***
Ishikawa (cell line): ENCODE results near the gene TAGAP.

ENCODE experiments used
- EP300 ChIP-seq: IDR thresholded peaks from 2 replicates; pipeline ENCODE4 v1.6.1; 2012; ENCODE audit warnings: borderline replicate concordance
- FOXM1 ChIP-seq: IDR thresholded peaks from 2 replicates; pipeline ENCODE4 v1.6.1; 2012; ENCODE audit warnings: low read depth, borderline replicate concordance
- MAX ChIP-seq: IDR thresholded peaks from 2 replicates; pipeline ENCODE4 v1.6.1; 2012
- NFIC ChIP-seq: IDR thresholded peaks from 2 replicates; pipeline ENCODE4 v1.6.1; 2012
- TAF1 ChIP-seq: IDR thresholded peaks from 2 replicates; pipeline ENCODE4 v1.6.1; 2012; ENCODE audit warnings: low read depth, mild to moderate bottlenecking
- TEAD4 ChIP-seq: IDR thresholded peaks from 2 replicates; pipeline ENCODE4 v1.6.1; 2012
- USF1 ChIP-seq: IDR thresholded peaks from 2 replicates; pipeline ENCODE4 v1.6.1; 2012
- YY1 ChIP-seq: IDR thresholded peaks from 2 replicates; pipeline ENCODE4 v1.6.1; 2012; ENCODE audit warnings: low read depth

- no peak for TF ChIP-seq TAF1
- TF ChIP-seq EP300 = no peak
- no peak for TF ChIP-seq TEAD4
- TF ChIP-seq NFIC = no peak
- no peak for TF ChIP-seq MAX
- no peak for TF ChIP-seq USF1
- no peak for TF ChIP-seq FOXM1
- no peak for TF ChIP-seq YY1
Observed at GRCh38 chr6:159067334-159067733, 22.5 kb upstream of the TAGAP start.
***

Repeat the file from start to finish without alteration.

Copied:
Ishikawa (cell line): ENCODE results near the gene TAGAP.

ENCODE experiments used
- EP300 ChIP-seq: IDR thresholded peaks from 2 replicates; pipeline ENCODE4 v1.6.1; 2012; ENCODE audit warnings: borderline replicate concordance
- FOXM1 ChIP-seq: IDR thresholded peaks from 2 replicates; pipeline ENCODE4 v1.6.1; 2012; ENCODE audit warnings: low read depth, borderline replicate concordance
- MAX ChIP-seq: IDR thresholded peaks from 2 replicates; pipeline ENCODE4 v1.6.1; 2012
- NFIC ChIP-seq: IDR thresholded peaks from 2 replicates; pipeline ENCODE4 v1.6.1; 2012
- TAF1 ChIP-seq: IDR thresholded peaks from 2 replicates; pipeline ENCODE4 v1.6.1; 2012; ENCODE audit warnings: low read depth, mild to moderate bottlenecking
- TEAD4 ChIP-seq: IDR thresholded peaks from 2 replicates; pipeline ENCODE4 v1.6.1; 2012
- USF1 ChIP-seq: IDR thresholded peaks from 2 replicates; pipeline ENCODE4 v1.6.1; 2012
- YY1 ChIP-seq: IDR thresholded peaks from 2 replicates; pipeline ENCODE4 v1.6.1; 2012; ENCODE audit warnings: low read depth

- no peak for TF ChIP-seq TAF1
- TF ChIP-seq EP300 = no peak
- no peak for TF ChIP-seq TEAD4
- TF ChIP-seq NFIC = no peak
- no peak for TF ChIP-seq MAX
- no peak for TF ChIP-seq USF1
- no peak for TF ChIP-seq FOXM1
- no peak for TF ChIP-seq YY1
Observed at GRCh38 chr6:159067334-159067733, 22.5 kb upstream of the TAGAP start.